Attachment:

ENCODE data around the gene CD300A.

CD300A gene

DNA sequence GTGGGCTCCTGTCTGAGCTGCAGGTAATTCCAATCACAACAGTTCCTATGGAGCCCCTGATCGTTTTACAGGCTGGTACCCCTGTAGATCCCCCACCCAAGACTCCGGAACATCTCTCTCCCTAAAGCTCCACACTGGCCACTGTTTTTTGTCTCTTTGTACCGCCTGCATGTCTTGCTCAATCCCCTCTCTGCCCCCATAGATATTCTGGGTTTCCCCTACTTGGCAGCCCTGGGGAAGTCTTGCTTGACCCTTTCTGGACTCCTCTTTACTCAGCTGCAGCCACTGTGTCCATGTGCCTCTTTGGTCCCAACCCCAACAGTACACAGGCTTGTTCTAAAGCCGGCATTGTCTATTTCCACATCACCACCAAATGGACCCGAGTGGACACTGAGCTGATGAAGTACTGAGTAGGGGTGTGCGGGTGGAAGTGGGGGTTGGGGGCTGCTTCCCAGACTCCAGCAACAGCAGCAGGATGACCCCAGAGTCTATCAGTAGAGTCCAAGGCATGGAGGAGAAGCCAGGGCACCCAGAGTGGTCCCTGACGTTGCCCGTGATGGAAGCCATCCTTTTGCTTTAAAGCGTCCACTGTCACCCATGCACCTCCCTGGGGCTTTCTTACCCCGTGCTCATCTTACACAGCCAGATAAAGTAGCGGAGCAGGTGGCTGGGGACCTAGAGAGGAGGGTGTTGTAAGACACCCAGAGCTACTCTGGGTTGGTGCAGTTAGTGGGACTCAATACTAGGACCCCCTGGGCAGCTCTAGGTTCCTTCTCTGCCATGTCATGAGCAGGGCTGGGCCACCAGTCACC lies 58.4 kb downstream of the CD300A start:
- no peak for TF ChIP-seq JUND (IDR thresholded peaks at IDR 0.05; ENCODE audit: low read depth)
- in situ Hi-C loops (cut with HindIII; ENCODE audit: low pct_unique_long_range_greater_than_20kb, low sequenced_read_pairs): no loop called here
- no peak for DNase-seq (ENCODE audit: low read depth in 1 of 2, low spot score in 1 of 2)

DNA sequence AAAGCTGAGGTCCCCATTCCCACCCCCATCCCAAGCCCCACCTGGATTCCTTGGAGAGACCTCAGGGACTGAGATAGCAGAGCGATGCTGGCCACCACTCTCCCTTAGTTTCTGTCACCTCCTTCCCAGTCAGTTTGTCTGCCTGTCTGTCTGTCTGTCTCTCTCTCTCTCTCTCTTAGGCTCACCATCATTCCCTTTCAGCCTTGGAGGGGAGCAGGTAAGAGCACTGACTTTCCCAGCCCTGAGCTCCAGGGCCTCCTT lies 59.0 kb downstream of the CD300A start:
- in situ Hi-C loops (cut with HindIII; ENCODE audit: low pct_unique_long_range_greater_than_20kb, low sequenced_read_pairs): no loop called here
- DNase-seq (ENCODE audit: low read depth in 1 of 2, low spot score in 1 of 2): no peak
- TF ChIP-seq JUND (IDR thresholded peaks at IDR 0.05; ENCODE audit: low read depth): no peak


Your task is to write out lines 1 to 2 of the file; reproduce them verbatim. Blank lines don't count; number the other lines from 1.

ENCODE data around the gene CD300A.

CD300A gene